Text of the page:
Thanksgiving Storm: Where Winter Storm Boreas Will Hit And How It Will Affect Travel In Northeast, South

 @ZoeMintzz.mintz@ibtimes.com
on November 25 2013 11:16 AM

winter storm Winter Storm Boreas threatens holiday travel plans as it is heads south, east, and into the Northeast.  Twitter

A large winter storm that has already affected parts of the Western and Southwestern U.S. is threatening to spread south, east, and into the Northeast just in time for some of the busiest travel days of the year.

Winter Storm Boreas has already dumped up to a foot of snow in Utah and Colorado and caused 13 deaths and is now picking up speed as it heads for the Northeast. Computer models predict Boreas will bring snow and freezing rain in some parts of the interior Northeast beginning Tuesday.

Forecasters predict rain and ice will sweep across the South and converge as the system reaches the Great Lakes.

“That is a lethal combination for winter weather in the Northeast,” said Tom Niziol, a winter weather expert for The Weather Channel.

Want to know how the Thanksgiving storm will affect your Turkey Day travel plans? Below is a breakdown of what Boreas will bring to each region:

Northeast

The Northeast will start to feel Boreas on Tuesday. The Appalachians, Shenandoah Valley and Upper Ohio Valley will be hit with a mix of snow, sleet and freezing rain on Tuesday morning that will spread to western, central and Upstate New York, northern and western New England by Tuesday afternoon.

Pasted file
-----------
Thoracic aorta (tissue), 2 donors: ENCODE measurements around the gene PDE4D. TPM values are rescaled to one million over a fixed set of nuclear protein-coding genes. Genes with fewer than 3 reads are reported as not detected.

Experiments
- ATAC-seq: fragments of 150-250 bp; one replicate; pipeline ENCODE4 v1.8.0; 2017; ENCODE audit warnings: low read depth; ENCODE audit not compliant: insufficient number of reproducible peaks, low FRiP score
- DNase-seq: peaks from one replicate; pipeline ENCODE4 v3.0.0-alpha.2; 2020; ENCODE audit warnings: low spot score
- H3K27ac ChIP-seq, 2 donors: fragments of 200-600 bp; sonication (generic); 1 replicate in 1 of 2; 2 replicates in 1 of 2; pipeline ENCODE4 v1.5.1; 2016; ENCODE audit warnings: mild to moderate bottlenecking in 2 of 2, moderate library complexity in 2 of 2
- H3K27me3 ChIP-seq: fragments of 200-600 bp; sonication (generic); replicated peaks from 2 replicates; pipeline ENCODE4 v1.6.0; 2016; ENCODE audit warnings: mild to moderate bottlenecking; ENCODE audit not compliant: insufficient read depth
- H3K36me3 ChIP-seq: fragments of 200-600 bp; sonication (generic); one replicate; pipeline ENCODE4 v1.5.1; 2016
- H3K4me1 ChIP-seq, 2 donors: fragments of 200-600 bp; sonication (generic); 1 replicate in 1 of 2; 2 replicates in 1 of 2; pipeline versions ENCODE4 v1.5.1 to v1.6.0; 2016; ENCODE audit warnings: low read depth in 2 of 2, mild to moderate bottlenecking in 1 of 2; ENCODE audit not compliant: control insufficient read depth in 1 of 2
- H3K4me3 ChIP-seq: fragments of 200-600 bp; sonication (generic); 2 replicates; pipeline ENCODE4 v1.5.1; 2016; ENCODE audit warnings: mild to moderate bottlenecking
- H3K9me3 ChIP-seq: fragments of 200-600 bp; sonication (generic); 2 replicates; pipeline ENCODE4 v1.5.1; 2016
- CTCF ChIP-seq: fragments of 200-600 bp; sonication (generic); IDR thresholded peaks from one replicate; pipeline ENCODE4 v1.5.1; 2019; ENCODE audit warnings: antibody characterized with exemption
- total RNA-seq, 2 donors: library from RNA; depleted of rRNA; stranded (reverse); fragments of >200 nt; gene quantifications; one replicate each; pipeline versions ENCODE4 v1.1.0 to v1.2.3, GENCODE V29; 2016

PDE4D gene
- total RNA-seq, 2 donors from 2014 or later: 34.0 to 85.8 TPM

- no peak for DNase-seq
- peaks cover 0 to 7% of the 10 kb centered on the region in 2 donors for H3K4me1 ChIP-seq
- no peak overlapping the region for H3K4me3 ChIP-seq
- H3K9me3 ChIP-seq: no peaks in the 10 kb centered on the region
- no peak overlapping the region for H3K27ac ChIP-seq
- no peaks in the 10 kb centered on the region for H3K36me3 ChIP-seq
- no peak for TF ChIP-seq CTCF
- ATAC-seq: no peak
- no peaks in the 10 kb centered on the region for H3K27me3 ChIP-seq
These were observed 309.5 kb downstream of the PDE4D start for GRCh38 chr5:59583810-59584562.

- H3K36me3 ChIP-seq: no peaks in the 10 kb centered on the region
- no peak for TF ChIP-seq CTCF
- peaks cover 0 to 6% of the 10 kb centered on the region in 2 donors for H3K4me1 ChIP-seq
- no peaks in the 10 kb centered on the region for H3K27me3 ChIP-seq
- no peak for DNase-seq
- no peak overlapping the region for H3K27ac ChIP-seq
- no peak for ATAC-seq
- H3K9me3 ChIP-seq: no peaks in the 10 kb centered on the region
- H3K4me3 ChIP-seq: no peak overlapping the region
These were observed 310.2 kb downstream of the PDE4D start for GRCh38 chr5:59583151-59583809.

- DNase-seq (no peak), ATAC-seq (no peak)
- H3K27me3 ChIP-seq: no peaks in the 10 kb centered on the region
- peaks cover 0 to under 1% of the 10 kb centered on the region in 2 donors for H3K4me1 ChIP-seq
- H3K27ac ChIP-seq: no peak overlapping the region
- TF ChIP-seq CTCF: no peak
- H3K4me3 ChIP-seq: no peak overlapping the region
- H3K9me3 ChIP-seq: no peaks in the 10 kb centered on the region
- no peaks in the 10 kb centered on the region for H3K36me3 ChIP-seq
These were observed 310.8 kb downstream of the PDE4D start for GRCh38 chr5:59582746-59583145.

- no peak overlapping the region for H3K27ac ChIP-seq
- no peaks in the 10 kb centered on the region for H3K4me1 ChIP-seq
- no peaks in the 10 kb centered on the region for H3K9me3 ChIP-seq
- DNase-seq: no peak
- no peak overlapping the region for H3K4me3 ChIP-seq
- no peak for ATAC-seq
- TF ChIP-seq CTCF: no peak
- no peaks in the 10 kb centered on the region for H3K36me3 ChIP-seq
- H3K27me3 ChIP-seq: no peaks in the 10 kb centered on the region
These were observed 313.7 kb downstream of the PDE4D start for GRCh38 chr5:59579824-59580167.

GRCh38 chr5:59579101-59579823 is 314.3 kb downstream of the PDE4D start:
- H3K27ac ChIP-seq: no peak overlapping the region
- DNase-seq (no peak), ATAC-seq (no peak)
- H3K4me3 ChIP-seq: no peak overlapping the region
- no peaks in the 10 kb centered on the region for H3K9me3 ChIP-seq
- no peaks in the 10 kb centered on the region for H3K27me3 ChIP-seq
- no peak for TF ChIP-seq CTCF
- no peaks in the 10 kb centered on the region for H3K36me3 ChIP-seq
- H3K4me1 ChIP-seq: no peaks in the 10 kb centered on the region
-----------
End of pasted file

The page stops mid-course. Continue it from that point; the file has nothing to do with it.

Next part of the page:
The storm is expected to drop a foot of snow in Buffalo and Syracuse, N.Y., and eight inches in Pittsburgh, Kevin Roth, lead meteorologist for The Weather Channel, said.

On Wednesday, snow will accumulate from Upstate New York to the central Appalachians. Sleet and freezing rain is possible north and west of Interstate 95 from Maine to northwest Virginia. By Wednesday, precipitation should have ended, with some snow expected in northern New England and lake-effect snow.

South

Boreas is expected to bring ice to Tennessee, Kentucky, Virginia, West Virginia and parts of the Carolinas late Monday night and into Tuesday. Texas to Georgia is poised to get heavy rainfall on Monday that will spread to the Carolinas on Monday night.  

The Thanksgiving storm has already hit parts of Texas, Oklahoma and Arkansas. Three people died in a dozen pileup accidents, and four were killed in Oklahoma, officials told NBC News.

The Dallas-Ft. Worth Metroplex has a winter weather advisory is in effect. American Airlines has canceled more than 300 flights today, roughly one-third of its scheduled departures.

The National Weather Service has issued a storm warning for North Texas until midday Monday, and Oklahoma is under a winter storm warning, as well as southwestern Arkansas.  

When will the storm end?

By Thanksgiving Day, the storm will have tapered off. The Northeast will still get some snow, but the rest of the country should experienced a calm but cold Turkey Day.

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